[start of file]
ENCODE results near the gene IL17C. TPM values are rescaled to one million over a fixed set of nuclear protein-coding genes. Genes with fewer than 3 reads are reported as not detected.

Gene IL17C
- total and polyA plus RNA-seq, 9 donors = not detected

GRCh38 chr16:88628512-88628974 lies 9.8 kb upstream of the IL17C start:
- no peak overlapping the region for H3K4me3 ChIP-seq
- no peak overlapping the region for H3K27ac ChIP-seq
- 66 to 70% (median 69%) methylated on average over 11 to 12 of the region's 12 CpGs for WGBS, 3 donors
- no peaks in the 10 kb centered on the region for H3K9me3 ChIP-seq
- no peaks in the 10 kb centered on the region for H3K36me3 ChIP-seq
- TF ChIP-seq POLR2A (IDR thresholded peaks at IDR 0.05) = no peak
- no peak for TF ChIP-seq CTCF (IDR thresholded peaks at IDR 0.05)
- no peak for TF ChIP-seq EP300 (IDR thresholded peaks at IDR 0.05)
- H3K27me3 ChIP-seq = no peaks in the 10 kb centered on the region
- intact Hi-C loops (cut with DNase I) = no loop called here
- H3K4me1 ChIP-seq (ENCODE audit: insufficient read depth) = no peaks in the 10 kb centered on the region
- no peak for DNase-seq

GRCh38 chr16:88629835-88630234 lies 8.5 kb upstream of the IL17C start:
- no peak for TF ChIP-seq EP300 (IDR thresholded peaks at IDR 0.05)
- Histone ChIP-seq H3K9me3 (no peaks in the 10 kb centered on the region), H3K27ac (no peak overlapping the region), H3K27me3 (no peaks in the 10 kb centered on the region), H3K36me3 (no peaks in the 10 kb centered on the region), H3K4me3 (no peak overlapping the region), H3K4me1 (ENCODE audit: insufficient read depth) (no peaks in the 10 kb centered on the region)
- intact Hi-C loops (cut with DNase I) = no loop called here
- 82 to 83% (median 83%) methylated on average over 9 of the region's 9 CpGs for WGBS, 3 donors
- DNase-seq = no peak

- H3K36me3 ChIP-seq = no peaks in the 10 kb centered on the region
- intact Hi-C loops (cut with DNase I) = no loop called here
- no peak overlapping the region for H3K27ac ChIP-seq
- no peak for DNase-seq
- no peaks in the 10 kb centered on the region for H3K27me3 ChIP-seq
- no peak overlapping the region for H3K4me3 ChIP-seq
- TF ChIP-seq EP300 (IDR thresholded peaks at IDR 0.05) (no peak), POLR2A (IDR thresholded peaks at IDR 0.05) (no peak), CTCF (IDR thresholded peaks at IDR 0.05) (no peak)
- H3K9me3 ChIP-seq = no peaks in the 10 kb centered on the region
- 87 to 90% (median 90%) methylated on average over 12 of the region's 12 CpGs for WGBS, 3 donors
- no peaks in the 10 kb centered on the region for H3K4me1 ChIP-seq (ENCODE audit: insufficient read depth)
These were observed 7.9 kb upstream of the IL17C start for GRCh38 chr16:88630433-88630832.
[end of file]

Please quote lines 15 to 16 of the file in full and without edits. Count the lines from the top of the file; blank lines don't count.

- H3K4me1 ChIP-seq (ENCODE audit: insufficient read depth) = no peaks in the 10 kb centered on the region
- no peak for DNase-seq